The tax credit is back, that is good news.  It is a follow up to my blog Housing and Economic Recovery Act of 2008, Part I   and part II   and part III .

I asked a local accounting firm which I recommend to give us some tips:

Diane W Clough Cpa Ltd, 6130 W Elton Av, Las Vegas, NV

1 (702) 870-0888

Thank you Diane.


  • $8,000 TAX CREDIT (NOT DEDUCTION). A tax credit lowers your tax bill dollar for dollar. A deduction shaves money off your taxable income, so the value depends on your tax bracket. The tax credit is 10% of the home’s sale price with a maximum of $8,000. Here is a TABLE  provided by National Association of REALTOR® showing a comparison between the $7500 Tax credit from 2008 and this $8000 credit in the stimulus bill.explaining the difference between the $7,500 and the $8,000.
  • NO PAY BACK. This credit existed last year, there was a requirement that it be paid back, interest free of 15 years.
  • CLOSED IN 2008? You closed in 2008? You are stuck with the old model, and will have to pay back the credit, but there is talk of this debt being forgiven.
  • WHEN TO BUY. People who buy homes between Jan. 1 and Dec. 1 of 2009 year may qualify for the $8,000, no-repayment credit.
  • WHAT IS A FIRST TIME BUYER? Either they have never owned a house before, or they haven’t owned or co-owned one during the three years preceding the date they close on their 2009 purchase. Carefully planning the timing of a closing could be worth thousands of dollars.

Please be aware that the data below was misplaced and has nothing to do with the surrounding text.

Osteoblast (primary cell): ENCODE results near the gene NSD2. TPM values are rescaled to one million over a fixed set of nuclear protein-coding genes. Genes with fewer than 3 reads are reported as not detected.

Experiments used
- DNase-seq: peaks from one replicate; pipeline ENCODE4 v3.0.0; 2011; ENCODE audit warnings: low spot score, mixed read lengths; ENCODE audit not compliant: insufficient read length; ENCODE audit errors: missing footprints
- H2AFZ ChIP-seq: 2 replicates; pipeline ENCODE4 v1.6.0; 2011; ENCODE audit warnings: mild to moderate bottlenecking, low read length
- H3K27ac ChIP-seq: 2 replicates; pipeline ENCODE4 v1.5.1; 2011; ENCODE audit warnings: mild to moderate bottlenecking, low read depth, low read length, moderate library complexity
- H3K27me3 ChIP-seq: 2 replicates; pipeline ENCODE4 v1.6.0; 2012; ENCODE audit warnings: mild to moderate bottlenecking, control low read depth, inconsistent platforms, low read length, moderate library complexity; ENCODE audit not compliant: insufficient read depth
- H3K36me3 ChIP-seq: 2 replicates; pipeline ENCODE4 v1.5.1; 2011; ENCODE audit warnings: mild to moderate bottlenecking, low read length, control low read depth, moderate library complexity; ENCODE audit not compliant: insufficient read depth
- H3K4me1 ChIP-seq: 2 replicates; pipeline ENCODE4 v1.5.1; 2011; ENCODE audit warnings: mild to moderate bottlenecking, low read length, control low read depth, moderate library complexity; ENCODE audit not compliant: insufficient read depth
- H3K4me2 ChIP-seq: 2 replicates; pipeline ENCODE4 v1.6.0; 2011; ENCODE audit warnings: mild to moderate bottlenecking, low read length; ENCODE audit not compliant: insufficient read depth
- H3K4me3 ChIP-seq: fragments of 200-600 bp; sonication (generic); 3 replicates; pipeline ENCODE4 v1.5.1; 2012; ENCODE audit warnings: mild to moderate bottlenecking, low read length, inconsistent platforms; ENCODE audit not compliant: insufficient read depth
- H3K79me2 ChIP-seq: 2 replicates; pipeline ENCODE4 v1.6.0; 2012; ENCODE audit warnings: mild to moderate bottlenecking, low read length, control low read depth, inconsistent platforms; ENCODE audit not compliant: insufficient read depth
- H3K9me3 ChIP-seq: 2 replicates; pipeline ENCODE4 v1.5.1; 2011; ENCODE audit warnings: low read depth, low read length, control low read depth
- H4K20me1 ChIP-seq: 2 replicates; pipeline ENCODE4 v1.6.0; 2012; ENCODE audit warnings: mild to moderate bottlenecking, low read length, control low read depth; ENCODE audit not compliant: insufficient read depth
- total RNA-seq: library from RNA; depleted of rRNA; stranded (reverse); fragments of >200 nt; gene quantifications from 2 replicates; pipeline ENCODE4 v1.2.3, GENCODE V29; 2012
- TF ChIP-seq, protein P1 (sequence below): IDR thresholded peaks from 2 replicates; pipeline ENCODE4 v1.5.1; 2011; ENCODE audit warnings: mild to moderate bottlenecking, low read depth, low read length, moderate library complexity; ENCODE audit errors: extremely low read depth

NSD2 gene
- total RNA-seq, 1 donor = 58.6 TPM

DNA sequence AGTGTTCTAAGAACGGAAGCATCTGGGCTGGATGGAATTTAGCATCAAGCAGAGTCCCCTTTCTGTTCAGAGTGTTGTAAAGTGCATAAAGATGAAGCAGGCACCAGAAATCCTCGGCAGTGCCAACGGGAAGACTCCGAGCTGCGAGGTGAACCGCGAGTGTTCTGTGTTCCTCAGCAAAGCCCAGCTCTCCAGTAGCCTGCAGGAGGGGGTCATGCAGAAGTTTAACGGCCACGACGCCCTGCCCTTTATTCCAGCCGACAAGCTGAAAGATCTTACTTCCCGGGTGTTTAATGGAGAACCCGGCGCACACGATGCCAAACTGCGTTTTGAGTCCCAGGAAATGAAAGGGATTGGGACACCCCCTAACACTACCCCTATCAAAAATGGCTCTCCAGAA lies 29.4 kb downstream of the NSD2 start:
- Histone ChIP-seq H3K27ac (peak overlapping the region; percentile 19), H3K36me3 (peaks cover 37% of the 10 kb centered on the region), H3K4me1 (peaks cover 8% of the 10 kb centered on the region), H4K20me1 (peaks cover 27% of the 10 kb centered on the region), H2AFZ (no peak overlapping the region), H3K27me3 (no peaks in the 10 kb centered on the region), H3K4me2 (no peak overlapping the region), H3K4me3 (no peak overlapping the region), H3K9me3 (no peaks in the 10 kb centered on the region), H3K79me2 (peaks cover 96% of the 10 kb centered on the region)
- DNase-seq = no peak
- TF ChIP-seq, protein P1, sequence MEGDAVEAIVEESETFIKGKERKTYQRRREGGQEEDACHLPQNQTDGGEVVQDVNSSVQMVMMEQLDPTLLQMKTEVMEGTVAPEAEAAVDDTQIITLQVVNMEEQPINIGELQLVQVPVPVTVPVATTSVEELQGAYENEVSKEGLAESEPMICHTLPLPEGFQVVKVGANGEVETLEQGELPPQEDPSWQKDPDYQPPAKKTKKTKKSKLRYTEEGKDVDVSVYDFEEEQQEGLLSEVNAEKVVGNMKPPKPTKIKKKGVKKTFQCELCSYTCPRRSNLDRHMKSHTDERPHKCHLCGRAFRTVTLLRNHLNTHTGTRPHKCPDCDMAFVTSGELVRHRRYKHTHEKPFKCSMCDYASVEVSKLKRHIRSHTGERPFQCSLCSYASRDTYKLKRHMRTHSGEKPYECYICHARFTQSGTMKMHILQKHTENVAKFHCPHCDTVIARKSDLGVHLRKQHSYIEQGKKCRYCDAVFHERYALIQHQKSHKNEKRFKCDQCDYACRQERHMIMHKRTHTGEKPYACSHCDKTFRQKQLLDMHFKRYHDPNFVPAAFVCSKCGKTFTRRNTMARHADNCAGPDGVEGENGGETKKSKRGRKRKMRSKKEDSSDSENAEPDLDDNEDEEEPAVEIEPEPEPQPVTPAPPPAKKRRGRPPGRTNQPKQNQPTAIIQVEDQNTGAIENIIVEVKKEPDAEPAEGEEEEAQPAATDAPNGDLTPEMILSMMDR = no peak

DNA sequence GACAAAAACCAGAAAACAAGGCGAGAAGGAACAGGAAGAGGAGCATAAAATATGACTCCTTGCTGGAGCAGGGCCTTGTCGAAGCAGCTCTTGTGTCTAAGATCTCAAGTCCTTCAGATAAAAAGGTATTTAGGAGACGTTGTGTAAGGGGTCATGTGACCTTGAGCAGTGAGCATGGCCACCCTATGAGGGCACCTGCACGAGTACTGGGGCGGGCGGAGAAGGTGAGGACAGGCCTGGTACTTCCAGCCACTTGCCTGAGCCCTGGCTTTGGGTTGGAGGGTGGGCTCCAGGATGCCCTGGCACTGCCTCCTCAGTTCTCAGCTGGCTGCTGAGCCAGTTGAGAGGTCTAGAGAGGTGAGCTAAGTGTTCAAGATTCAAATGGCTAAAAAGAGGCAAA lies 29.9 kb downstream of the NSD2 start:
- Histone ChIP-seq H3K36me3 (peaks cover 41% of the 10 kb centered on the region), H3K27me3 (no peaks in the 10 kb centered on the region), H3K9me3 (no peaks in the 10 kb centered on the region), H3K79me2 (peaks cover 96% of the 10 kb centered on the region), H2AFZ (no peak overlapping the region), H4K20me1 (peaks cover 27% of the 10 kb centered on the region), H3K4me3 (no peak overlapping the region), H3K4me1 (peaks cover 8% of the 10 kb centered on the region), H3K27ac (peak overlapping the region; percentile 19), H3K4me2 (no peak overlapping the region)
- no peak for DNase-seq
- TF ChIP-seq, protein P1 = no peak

• HOUSEHOLD INCOME TEST. The income limit for single taxpayers is $75,000; the limit is $150,000 for married taxpayers filing a joint return. The tax credit amount is reduced for buyers with a modified adjusted gross income (MAGI) of more than $75,000 for single taxpayers and $150,000 for married taxpayers filing a joint return. The tax credit amount is reduced to zero for taxpayers with a MAGI of more than $95,000 (single) or $170,000 (married) and is reduced proportionally for taxpayers with MAGIs between these amounts.  The current program also removes last year’s prohibition against purchases financed with state and local tax-exempt mortgage revenue bond programs.
  • PRINCIPAL RESIDENT. The house you buy must be used as your principal residence, not a second home or investment property. But that residence can take a wide variety of forms, including “houseboats, housetrailers, cooperative apartments, condominiums,” among others, according to IRS rules.